State v. Wyatt

Annotate this Case

118 S.E.2d 420 (1961)

254 N.C. 220

STATE v. G. H. WYATT, Jr.

No. 79.

Supreme Court of North Carolina.

March 1, 1961.

Atty. Gen. T. W. Bruton, Asst. Atty. Gen. Harry W. McGalliard, for the State.

Sanford W. Brown, Asheville, for defendant appellant.

WINBORNE, Chief Justice.

Defendant assigns as error the overruling of his motion for nonsuit. He contends that the motion should have been granted because of a variance between the allegation in the indictment and the proof. The *421 indictment alleges embezzlement of the property from the "Pestroy Exterminating Co." However, the defendant moved for a bill of particulars and in the bill of particulars the phrase "Pestroy Exterminators, Inc." was used. The record also shows that the witnesses used these terms, along with "Pestroy Exterminating Corporation", interchangeably throughout the trial. It is apparent that all the witnesses were talking about the same thing.

The State is restricted in its proof to the items set out in the bill of particulars. State v. Lea, 203 N.C. 13, 164 S.E. 737. Therefore, the question is whether or not the use of "Pestroy Exterminators, Inc." is such a variance from "Pestroy Exterminating Co." as to be fatal and require a nonsuit.

Upon a thorough examination of the record, the conclusion is that there was not fatal variance between allegations and proof, and that the defendant was informed of the corporation which was the accuser and victim. State v. Grant, 104 N.C. 908, 10 S.E. 554; State v. Thornton, 251 N.C. 658, 111 S.E.2d 901.

And as is aptly stated by Rodman, J., in State v. Davis, 253 N.C. 224, 116 S.E.2d 381, 383, "The fact that the property was stolen from J. A. Turner & Co., Inc., rather than from J. A. Turner Co., a corporation, as charged in the bill of indictment, is not a fatal variance. There was no controversy as to who was in fact the true owner of the property. State v. Whitley, 208 N.C. 661, 182 S.E. 338." Furthermore, there was sufficient evidence of all elements of the crime charged to go to the jury. State v. Blackley, 138 N.C. 620, 50 S.E. 310.

Therefore, in the overruling of defendant's motion for nonsuit, no error is made to appear.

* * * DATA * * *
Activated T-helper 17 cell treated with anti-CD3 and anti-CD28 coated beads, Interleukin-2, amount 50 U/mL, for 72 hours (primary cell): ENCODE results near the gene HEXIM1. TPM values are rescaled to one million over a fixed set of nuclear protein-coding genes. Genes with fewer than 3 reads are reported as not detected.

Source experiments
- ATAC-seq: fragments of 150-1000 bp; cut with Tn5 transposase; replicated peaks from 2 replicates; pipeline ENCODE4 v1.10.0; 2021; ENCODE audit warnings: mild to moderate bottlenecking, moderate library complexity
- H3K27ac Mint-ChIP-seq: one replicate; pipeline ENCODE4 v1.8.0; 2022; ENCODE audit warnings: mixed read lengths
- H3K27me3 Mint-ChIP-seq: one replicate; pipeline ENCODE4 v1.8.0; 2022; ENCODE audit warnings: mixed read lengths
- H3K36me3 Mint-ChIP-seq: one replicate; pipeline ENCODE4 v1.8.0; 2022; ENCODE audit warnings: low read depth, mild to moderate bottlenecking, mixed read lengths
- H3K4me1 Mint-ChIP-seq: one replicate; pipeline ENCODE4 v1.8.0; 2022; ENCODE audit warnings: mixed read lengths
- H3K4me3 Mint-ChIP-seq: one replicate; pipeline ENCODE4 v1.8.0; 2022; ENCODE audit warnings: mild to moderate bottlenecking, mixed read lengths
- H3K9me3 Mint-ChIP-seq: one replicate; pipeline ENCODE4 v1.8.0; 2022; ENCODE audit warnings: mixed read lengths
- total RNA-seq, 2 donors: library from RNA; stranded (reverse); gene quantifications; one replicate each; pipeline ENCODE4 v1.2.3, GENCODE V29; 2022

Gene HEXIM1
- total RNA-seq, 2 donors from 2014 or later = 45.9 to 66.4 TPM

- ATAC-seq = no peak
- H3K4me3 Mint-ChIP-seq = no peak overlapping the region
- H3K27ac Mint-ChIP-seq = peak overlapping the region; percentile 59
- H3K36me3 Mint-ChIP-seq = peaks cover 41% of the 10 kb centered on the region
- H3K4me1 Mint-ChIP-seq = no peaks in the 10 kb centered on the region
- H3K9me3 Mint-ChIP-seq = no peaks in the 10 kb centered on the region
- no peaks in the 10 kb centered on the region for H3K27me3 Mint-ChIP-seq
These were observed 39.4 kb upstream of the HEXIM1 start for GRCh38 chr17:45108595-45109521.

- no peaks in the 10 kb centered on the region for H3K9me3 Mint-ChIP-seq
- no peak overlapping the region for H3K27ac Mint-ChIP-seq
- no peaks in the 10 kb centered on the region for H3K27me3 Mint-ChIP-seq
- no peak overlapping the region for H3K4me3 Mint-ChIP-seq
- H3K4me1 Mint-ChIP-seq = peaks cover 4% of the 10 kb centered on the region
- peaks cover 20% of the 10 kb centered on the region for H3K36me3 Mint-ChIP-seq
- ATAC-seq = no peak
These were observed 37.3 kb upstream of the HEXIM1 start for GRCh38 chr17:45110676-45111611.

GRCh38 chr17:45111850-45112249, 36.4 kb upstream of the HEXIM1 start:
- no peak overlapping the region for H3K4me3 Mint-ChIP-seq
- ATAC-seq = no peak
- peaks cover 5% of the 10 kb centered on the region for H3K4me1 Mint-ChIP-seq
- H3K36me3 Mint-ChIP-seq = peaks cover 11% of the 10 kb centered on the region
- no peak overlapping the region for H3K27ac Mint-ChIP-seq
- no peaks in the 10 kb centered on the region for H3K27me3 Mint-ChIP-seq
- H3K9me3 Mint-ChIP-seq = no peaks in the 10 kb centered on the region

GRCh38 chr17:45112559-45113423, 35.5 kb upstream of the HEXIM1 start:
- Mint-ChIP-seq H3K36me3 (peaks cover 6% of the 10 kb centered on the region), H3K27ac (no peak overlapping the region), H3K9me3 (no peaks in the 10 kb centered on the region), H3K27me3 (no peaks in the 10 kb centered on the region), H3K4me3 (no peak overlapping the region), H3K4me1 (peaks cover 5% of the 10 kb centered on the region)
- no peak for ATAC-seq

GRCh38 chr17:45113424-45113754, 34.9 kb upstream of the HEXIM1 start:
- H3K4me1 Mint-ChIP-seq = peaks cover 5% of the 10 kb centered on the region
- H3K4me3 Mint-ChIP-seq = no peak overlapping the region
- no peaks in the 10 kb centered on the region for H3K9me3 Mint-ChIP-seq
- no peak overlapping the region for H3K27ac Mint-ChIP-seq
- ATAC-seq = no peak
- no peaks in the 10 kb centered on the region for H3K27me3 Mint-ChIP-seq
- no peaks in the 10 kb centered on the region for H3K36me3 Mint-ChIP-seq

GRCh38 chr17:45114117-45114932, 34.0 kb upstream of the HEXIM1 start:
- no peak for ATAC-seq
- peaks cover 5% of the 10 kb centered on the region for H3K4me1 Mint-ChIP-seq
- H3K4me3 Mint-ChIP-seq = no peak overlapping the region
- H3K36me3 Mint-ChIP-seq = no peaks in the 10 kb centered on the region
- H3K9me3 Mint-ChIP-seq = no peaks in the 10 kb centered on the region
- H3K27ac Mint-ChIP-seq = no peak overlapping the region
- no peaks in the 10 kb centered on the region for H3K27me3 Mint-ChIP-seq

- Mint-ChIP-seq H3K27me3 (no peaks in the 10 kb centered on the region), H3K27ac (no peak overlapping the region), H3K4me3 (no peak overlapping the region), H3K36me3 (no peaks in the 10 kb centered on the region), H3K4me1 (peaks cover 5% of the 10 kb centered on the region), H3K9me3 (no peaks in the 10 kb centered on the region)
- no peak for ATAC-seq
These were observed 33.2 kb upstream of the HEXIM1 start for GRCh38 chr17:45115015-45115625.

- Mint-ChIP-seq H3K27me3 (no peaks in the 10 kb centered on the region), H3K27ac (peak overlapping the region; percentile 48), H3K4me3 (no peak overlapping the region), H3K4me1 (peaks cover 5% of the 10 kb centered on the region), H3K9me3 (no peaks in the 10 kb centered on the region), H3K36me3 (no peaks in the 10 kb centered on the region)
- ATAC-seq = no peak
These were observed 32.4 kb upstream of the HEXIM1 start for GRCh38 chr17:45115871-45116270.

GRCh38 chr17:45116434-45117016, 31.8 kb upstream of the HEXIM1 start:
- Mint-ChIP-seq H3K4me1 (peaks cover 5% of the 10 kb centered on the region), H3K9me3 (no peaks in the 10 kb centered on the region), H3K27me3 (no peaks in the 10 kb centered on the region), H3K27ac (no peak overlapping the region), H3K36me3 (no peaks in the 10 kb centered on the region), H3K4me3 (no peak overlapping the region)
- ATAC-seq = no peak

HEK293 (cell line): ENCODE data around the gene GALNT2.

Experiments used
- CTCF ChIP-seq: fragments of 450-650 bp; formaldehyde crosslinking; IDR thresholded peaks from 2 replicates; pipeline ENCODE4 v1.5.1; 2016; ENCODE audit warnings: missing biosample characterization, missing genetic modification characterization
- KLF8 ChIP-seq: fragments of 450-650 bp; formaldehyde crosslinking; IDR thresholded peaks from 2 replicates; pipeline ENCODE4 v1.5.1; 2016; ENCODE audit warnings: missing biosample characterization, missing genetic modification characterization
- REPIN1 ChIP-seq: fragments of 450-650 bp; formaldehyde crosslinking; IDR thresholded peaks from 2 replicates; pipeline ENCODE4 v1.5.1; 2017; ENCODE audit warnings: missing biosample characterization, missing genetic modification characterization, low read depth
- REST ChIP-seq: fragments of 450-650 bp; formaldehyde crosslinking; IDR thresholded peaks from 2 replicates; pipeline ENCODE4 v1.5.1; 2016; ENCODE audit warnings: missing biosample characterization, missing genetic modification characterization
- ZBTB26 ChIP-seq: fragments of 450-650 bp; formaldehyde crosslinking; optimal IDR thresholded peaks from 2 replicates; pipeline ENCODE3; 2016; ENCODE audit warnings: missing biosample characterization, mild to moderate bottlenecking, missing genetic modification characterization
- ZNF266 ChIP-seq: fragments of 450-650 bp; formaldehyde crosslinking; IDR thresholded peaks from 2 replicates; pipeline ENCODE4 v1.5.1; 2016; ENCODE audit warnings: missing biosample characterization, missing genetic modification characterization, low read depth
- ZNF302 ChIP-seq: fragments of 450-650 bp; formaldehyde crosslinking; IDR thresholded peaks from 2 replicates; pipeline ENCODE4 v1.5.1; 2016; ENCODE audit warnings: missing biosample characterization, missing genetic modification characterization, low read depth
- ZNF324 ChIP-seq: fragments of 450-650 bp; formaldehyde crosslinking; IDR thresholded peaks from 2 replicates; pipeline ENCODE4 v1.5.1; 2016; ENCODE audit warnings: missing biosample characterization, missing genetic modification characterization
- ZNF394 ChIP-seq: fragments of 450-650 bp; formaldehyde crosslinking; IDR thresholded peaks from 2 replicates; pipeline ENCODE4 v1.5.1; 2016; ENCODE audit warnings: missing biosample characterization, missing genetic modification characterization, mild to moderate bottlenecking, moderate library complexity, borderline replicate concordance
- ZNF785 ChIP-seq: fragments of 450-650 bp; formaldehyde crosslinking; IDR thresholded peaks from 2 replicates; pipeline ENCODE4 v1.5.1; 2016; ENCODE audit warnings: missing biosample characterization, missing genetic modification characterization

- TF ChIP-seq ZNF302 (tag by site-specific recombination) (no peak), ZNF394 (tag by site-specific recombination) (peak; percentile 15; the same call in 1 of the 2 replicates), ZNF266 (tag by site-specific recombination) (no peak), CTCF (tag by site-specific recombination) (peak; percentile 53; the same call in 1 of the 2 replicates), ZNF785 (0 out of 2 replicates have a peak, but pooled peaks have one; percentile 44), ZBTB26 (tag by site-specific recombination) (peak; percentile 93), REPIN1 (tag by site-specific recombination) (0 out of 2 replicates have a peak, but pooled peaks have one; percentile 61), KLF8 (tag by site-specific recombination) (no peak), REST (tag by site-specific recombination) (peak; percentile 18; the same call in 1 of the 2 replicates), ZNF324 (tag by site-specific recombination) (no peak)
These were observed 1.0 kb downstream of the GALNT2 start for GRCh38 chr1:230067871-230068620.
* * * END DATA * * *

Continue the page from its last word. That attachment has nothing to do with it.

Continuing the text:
However the defendant assigns as error, and properly so, this statement made to the jury by the Assistant Solicitor for the State in his closing argument:

"Ladies and gentlemen of the jury, you have before you in this trial two of the slickest confidence men we have had in this court for a long time, and there is no telling how much money they have taken from John Young and his company; they have just bled him white."

Counsel for defendant objected. Objection was overruled by the court, and defendant excepted.

In this connection, wide latitude is given to the counsel in making argument to the jury. However defendant should not be subjected to unwarranted abuse by the solicitor in the argument to the jury. Here the characterization of defendant, and codefendant, in the manner recited above is held highly improper and objectionable. State v. Correll, 229 N.C. 640, 50 S.E.2d 717.

The impropriety of the argument was brought to the attention of the trial court in time to be corrected then or in the charge. State v. Hawley, 229 N.C. 167, 48 S.E.2d 35, 37. Nevertheless the tenor of the language used is of too grave nature to be easily erased from the minds of the jurorseven though the court had attempted to do so.

Furthermore, defendant points to a series of questions asked of witnesses for defendant, and objected to by him, which appear to be violative of the rulings of this Court in State v. Phillips, 240 N.C. 516, 82 S.E.2d 762. There in the cross-examination of defendant, the Solicitor asked him numerous questions which assumed to be facts, the unproved insinuations of defendant's guilt of a number of collateral offenses. The court held the cross-examination was improper. Further elaboration of the subject need not be extended since they may not recur upon another trial.

For errors pointed out let there be a

New trial.